Burbank Water and Power customers who want to opt out of having a digital meter measure their residential power usage have two months to inform the utility, according to a new policy approved by the City Council.
Despite some confusion among opponents, Joanne Fletcher, assistant general manager for customer service and marketing at the utility, said in an email that the opt-out policy will be open to all customers.
About 90 customers, most of them homeowners, have said they do not want the new meter, citing health and privacy concerns, among others.
Customers who choose to opt-out will have to pay a $75 one-time fee and a $10 monthly fee under the program approved last week, Fletcher said. Those who want to opt out have 60 days from the council’s March 6 decision to enroll.
Low- to moderate-income households will pay $5 to $10 a month.
In neighboring Glendale, about 150 residents have requested to opt out. Any resident who chooses to do so will pay between $35 and $56. A digital meter that does not transmit to Glendale Water and Power will be installed.
Councilman David Gordon, who was the lone dissenting vote, said the public’s trust of the utility and the public’s concerns about health impacts, whether real or perceived, should not be taken lightly.
“We often hear people come to the [City Council] and say, ‘You’re not listening to me,’” Gordon said. “Citizens own the utility and many people feel they’re not having a voice.”
Fletcher said Burbank Water and Power has been planning to update the meters for the last four years and has been in contact with customers who made inquiries.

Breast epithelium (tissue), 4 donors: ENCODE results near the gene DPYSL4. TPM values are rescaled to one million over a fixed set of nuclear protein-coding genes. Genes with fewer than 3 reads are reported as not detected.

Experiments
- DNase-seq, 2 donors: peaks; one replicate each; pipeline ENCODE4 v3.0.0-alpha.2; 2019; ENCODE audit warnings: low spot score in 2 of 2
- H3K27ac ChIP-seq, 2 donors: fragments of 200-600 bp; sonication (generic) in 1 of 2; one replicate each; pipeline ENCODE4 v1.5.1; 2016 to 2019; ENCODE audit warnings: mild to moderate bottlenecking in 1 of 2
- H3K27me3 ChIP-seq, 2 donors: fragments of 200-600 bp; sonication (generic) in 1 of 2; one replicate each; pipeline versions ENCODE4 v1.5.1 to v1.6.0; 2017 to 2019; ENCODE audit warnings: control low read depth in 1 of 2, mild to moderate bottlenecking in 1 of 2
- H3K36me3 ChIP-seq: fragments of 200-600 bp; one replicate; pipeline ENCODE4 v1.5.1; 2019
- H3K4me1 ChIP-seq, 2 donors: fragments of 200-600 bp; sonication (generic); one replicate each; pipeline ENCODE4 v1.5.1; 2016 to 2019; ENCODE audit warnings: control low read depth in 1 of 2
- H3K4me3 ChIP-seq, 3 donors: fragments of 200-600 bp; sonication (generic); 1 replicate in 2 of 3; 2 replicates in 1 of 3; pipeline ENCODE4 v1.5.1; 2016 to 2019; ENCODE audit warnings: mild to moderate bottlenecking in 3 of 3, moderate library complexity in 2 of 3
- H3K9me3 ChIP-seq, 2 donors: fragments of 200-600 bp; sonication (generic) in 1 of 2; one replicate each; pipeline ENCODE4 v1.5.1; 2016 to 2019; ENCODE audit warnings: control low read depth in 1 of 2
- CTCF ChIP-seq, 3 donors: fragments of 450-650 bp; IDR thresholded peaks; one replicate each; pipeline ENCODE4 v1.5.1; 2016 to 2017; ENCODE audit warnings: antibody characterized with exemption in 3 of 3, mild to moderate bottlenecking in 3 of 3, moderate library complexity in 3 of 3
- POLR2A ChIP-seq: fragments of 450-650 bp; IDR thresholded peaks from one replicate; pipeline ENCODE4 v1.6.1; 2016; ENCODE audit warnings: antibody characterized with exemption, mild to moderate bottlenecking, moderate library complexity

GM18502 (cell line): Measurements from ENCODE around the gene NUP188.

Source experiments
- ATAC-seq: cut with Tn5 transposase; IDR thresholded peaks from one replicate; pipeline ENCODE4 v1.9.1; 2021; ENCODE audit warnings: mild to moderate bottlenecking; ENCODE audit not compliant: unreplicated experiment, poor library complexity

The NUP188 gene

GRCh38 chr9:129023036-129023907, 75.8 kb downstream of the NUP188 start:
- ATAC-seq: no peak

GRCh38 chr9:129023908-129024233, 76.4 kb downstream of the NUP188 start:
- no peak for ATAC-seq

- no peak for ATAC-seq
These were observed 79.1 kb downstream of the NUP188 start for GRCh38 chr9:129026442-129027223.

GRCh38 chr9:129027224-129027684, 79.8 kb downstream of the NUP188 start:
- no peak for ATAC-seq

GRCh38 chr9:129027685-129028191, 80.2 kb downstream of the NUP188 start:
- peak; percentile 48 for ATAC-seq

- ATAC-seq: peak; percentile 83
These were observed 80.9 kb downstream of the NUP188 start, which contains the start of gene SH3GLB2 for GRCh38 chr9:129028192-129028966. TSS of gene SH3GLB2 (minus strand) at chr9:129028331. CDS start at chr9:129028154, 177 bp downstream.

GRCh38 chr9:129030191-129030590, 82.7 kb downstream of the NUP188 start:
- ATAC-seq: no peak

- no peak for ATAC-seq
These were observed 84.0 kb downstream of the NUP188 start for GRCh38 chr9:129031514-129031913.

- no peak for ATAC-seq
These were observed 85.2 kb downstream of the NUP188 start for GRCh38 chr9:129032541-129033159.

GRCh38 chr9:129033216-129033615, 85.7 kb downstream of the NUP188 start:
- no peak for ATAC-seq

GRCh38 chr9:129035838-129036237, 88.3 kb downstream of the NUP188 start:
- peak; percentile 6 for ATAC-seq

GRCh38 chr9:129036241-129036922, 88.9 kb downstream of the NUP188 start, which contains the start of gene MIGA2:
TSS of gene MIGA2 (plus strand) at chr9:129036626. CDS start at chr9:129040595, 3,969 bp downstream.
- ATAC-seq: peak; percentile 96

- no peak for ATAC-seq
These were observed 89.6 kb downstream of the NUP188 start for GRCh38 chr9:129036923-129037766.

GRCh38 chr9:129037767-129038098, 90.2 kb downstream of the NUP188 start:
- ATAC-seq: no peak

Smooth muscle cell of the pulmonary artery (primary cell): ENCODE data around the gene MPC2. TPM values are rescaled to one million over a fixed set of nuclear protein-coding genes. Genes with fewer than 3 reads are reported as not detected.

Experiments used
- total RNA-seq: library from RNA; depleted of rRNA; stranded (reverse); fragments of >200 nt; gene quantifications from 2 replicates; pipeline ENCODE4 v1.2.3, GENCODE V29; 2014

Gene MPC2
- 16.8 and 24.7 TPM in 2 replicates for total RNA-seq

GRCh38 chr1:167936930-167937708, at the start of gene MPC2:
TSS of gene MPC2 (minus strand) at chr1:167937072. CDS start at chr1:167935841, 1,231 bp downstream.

“All who expressed concerns were addressed individually,” Fletcher said. “Do we continue to disagree? Yes.”
Gordon felt the additional cost of opting out could be shared or spread among existing ratepayers, but others on the council disagreed.
The Burbank utility said a meter with no radio, or that does not transmit automatically, or an analog meter were the cheapest options.
But there are disadvantages and inefficiencies, Fletcher said.
The disadvantage of a meter with no radio or the ability for automated meter-reading would not have outage visibility and would need two storage systems for data, among other shortcomings, Fletcher said.
An analog meter has no operational benefits, in addition to the disadvantages cited for a meter with no radio, and would mean the utility has an aging meter in its system, Fletcher said.
The fees paid will go to the associated costs of essentially “keeping two books,” as Councilwoman Emily Gabel-Luddy put it when asking about the costs and efficiency of keeping an alternative system to capture the data from meters that are read manually.
Fletcher said the costs presented at the meeting were not everything; rather, they represented “big-ticket items.”
The utility has been eliminating its meter-reader positions. A staff member would be paid on an hourly basis, or overtime, to collect information from the opt-out meters.
New, analog meters are not an option, although refurbished analog meters are available, Fletcher said.
Mayor Jess Talamantes said he felt the city was doing its due diligence by making an opt-out program available for those who felt the meters were contributing to health problems.
“We’re being responsive with an opt-out program,” Talamantes said.